AAMSSA Report: The new medical device regulations act… what you as a patient/consumer need to know


AAMSSA President Dr Cobus van Niekerk sheds some light on the long-awaited regulations act for medical devices (MD) and in vitro devices (IVD’s), and discusses how this will affect the industry. 

Dr Aaron Motsoaledi – in consultation with the Medical Control Council (MCC), published regulations in the National Gazette on the 9thof December 2016.

The act was initially supposed to take effect on the 1st of June 2017, however, an extension of one year has been given before the act comes into effect, which may take even longer than the year mentioned.

What does this mean? 

There are certain rules and regulations that apply to manufacturers, importers, exporters, distributors or wholesalers of medical devices (MD’s) and In Vitro Devices (IVD’s) that needs to be adhered to, but that goes beyond the scope of this piece.

There are several pieces of information necessary to register an MD or IVD (e.g. Name, Make and Model of MD or IVD, the Registration Number, Name and Address of License holder, etc).

* The following are the classes of medical devices and IVDs:

(a) Class A: Low Risk;

(b) Class B: Low-moderate Risk;

(c) Class C: Moderate-high Risk;

(d) Class D: High Risk, (Inclusive of all injectables) where risk relates to the patient, user or to public health.

Therefore, the public should be aware that devices cannot be mentioned or advertised by trade name (so, Botox®, Dysport®, Restylane®, Juvéderm®, Radiesse, Ellanse, Princess, Silhouette Soft Threads, PDO Threads, Teosyal, Thermage®, Skinboosters®, Hyalual XelaRederm® etc. will not be allowed).

What can you advertise?

Generic terms like anti-wrinkle injection (botulinum toxin), hyaluronic acid based fillers, dermal fillers, laser hair removal, micro-needling etc. will be allowed, but no registered trade names.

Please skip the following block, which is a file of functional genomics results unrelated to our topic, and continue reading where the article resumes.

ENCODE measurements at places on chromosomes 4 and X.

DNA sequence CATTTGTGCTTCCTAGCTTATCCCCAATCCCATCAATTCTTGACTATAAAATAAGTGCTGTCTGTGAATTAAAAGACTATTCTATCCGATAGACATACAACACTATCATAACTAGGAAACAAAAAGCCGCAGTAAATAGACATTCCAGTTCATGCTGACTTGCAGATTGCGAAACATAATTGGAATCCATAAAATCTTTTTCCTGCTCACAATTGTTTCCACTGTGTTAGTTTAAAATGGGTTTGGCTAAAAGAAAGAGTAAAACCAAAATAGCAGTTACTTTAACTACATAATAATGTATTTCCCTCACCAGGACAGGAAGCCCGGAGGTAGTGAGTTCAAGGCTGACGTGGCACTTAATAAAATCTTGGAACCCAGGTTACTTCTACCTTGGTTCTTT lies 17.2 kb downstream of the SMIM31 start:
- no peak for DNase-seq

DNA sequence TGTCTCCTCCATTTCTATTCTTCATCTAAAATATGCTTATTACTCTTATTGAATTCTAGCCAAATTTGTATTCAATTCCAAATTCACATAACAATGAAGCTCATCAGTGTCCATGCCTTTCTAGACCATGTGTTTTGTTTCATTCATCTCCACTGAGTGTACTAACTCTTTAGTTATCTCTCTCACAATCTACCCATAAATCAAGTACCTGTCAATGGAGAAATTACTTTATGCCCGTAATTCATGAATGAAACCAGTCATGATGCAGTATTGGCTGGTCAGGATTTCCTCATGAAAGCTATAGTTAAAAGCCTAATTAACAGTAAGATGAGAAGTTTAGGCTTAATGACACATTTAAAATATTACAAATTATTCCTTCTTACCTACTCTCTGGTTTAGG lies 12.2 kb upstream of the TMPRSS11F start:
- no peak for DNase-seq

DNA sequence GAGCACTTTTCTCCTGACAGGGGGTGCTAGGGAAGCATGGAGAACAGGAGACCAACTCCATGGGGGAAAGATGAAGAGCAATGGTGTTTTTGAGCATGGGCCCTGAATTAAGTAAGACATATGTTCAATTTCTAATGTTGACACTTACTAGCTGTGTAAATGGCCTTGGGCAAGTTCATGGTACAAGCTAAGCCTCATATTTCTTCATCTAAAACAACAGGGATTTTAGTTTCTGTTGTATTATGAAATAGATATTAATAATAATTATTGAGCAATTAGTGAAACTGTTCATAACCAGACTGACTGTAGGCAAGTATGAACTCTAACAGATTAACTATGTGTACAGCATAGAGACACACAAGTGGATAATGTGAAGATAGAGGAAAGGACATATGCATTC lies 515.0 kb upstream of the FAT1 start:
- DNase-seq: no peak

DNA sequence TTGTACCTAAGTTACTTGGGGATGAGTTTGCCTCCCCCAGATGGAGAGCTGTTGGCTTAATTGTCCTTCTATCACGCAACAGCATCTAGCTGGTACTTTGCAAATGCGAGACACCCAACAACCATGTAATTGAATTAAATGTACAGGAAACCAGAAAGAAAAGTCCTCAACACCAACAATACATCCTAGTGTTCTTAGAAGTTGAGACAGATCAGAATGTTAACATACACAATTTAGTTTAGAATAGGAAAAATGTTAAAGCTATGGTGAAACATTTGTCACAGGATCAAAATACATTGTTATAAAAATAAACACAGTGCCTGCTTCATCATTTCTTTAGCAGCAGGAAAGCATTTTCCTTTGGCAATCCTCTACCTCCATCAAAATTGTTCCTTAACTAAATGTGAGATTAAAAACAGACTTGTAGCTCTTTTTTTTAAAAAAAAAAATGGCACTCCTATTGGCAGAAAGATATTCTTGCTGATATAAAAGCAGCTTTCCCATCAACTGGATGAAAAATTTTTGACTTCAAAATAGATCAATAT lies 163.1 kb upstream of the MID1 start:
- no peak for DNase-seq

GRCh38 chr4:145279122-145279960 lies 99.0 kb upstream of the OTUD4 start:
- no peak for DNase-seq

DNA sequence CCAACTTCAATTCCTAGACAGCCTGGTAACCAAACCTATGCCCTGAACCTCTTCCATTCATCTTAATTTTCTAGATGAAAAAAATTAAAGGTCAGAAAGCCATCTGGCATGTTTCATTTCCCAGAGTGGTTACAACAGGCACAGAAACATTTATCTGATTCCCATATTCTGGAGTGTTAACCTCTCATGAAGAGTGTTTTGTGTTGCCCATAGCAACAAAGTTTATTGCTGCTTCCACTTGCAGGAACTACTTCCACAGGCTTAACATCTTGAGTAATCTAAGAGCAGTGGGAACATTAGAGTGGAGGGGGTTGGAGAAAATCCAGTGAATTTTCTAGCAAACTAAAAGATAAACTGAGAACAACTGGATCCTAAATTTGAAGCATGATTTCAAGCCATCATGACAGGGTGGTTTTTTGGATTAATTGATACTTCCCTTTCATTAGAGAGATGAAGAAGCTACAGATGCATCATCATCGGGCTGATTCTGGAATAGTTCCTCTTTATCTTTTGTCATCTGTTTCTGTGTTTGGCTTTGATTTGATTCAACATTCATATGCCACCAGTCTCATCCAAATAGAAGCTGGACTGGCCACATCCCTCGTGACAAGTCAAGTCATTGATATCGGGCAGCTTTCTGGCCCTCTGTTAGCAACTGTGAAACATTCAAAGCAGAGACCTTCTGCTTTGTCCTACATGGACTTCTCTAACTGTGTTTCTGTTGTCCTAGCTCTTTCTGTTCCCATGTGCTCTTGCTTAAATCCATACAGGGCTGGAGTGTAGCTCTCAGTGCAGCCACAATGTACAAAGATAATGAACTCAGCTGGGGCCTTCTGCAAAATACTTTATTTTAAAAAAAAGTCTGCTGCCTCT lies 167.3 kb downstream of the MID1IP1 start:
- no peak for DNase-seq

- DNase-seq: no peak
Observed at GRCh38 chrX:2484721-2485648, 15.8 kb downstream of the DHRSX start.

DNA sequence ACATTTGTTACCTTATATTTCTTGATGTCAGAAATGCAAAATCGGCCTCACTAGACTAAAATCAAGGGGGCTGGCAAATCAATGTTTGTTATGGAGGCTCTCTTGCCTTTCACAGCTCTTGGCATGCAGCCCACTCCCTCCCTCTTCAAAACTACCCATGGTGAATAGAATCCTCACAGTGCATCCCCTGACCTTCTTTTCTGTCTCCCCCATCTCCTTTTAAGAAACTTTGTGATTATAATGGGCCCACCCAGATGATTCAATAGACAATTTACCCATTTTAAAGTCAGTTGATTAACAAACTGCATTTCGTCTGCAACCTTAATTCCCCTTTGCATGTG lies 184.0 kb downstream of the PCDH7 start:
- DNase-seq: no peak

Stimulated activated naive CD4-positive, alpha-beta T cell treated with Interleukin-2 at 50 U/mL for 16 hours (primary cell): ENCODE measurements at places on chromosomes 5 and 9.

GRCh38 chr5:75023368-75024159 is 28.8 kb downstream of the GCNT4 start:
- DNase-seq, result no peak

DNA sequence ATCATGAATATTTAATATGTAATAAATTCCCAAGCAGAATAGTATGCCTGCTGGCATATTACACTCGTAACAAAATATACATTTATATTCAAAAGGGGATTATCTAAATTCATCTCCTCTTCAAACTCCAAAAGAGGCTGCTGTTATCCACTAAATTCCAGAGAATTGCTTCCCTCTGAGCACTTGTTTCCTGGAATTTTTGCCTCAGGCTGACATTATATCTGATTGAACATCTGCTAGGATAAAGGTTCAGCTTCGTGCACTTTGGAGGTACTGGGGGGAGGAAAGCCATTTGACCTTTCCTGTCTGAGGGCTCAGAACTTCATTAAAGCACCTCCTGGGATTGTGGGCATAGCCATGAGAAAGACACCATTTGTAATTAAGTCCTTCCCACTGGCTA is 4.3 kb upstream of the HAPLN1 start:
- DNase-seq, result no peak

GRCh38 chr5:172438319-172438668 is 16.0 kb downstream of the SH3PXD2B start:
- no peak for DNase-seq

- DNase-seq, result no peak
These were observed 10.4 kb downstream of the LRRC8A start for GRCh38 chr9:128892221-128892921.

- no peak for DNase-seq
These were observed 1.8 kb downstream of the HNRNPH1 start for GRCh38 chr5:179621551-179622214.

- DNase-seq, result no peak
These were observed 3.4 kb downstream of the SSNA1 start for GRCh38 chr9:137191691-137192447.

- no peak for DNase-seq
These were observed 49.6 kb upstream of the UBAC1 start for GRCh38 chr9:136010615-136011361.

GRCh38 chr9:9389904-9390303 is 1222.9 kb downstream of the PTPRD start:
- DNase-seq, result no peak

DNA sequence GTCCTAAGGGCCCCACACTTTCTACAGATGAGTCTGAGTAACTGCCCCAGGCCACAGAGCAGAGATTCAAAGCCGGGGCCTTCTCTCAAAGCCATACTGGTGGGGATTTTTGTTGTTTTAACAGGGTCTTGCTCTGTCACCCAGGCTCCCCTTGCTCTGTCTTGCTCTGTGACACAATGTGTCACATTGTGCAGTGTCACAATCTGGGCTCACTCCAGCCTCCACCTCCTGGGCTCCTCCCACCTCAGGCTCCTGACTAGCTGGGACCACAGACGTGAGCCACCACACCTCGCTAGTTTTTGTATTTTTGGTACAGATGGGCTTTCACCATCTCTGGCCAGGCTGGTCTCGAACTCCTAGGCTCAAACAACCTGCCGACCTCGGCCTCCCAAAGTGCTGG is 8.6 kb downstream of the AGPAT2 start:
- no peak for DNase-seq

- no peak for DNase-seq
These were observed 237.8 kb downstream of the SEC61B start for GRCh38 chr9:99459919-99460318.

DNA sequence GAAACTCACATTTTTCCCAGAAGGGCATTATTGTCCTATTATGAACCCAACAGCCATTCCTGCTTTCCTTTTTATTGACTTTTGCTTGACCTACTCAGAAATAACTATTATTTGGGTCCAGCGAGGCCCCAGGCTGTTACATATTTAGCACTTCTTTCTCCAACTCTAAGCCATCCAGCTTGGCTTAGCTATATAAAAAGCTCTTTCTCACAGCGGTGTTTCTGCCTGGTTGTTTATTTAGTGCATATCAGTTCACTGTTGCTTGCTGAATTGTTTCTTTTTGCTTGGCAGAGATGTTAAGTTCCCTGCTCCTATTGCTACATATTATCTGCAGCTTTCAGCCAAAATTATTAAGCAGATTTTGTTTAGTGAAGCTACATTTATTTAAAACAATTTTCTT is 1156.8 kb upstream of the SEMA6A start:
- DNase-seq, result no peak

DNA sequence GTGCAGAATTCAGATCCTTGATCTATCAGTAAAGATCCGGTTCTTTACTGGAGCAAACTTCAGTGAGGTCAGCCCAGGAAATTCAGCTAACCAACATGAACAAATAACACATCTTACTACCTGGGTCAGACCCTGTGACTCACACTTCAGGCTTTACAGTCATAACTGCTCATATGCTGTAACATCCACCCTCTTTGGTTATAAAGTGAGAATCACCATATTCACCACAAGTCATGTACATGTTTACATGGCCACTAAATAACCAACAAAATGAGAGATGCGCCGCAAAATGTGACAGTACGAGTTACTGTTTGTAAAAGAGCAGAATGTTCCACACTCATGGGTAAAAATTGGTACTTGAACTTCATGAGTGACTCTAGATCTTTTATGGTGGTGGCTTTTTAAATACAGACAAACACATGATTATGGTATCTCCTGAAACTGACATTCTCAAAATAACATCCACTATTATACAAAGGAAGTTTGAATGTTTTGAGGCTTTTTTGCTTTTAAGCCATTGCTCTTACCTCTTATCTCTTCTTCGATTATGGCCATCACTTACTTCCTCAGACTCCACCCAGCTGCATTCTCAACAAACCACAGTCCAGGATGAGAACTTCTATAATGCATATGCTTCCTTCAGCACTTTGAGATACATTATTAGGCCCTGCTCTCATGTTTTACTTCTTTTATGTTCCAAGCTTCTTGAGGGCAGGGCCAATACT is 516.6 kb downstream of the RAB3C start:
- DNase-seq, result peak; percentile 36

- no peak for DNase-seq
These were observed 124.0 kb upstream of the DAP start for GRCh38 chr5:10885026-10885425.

In addition, it must be noted that it’s already an offense to advertise BOTOX® or DYSPORT® – even in the current legislation, as they are Schedule 4 Medications, as well as under the new act, which means they will also be classified as class D devices.

Moreover, adverse events must be reported to the MCC within the time-frame set out by the Council, with possible concise critical analysis to deem whether or not a MD or IVD is still safe to use.

Offences and penalties

If an individual fails to comply to the rules of this act – or sells a MD or IVD that has expired – they are guilty of an offence and hence, upon conviction, is liable to a fine or imprisonment for a period not exceeding 10 years.

Advertising and marketing

* The following requirements apply to an advertisement of a medical device or IVD:

(a) Only Class A and Class B medical devices and IVDs may be advertised to the public or a lay person.

(b) Despite sub-regulation (a), male or female condoms may be advertised to the public.

(c) An advertisement for a medical device or IVD may not contain a statement which deviates from, or is in conflict with, or goes beyond, the evidence submitted in the application for registration of the medical device or IVD, with regard to its safety, quality, or performance where the evidence has been-

  • (i) accepted by the Council in respect of the medical device or IVD; and
  • (ii) incorporated into the approved instructionsfor use of the medical device or IVD

(d) A written advertisement for a medical device or IVD must contain-

  • (i) the name of the medical deviceor IVD; and
  • (ii) in the case of a registeredmedical device or IVD,the registration number allocated to the medical device or IVD;